The Netherlands Authority for Consumers and Markets (ACM) has launched an investigation into payment apps’ access to NFC communication (‘Near-Field Communication’). NFC communication offers the ability to make contactless payments using smartphones in brick-and-mortar stores. The software on some smartphones only allows the software developer’s own payment app to connect to NFC communication. This problem may stifle innovation with respect to payment apps, and it reduces the freedom of choice for consumers and businesses. ACM received this signal during the market study ‘Big Tech and the Dutch payment market’, and will be investigated further.
Oversight of payment systems
ACM enforces compliance with competition rules among businesses in the financial sector. In addition, ACM enforces several rules that specifically apply to businesses in the financial sector, including banks and technical service providers. For example, ACM is also authorized to enforce parts of the Interchange Fee Regulation. This European Regulation stipulates that consumers have the right to be able to choose their method of payment in brick-and-mortar stores.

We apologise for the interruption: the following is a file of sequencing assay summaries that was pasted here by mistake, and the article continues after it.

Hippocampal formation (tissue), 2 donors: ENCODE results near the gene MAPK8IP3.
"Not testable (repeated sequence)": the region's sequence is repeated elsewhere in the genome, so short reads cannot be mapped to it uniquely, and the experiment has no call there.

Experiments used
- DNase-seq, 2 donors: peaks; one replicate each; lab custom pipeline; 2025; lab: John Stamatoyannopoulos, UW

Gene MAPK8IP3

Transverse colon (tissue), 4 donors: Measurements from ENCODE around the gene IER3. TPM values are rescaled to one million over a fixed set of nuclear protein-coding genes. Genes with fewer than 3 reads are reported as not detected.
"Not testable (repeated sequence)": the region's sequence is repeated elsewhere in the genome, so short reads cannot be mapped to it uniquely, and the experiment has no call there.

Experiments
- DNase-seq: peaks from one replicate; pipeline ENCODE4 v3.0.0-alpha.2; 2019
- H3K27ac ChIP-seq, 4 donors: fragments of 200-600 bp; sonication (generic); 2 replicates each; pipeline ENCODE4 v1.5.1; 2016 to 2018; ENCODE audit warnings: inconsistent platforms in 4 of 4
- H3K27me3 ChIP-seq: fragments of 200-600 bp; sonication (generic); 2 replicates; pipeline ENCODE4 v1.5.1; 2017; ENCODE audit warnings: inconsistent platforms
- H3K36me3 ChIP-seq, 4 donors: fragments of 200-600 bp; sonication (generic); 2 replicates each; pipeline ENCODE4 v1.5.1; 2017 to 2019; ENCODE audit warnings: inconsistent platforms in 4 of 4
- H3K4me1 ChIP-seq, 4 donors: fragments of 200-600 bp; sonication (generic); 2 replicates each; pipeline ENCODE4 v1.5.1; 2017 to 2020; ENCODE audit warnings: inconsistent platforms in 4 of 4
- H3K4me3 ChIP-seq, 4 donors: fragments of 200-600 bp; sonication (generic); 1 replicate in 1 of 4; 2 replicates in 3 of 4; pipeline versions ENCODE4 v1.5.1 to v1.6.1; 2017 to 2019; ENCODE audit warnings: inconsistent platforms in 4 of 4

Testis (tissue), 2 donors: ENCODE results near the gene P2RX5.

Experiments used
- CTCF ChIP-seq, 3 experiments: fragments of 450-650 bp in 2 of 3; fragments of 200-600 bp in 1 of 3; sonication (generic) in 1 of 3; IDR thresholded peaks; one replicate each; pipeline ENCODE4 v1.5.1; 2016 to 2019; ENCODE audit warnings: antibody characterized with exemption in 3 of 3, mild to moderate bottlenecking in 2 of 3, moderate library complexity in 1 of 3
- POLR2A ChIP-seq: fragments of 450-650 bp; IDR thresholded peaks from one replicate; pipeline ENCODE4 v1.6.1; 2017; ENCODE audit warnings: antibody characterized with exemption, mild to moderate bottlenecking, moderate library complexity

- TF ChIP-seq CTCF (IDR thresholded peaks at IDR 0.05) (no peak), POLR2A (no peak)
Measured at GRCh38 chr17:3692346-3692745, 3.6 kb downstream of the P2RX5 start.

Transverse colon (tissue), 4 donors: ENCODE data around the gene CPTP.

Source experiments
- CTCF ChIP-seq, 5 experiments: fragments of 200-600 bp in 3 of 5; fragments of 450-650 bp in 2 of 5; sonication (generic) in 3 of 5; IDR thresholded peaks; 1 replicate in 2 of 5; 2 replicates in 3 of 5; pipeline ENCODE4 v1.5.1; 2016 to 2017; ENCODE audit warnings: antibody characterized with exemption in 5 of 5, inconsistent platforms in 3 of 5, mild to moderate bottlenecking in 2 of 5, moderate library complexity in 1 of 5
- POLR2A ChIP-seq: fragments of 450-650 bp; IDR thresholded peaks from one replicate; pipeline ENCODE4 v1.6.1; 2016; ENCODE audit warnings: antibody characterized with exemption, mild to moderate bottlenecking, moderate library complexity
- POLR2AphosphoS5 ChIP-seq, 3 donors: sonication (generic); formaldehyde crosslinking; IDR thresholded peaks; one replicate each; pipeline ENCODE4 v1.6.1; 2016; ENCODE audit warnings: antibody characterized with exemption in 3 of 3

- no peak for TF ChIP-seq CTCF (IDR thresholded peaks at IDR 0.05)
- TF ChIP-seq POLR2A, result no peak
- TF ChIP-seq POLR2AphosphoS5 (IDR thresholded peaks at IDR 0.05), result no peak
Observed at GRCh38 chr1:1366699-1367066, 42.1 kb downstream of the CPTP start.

ACM will investigate whether limiting the payment apps’ access to NFC communication reduces the users’ freedom of choice. ACM may also come to the conclusion that these rules have not been violated. In that case, the investigation will be terminated. If ACM does establish a violation, it may result in a penalty, such as a fine.
ACM, competition, and innovation in the digital economy
ACM gives extra attention to the costs and benefits of the digital economy. Innovation must not be stifled, and consumers must be able to purchase products and services with confidence. Through enforcement actions, market studies, and education, ACM aims to keep the benefits of innovation in the digital economy, and to ensure that markets work well for people and businesses, now and in the future.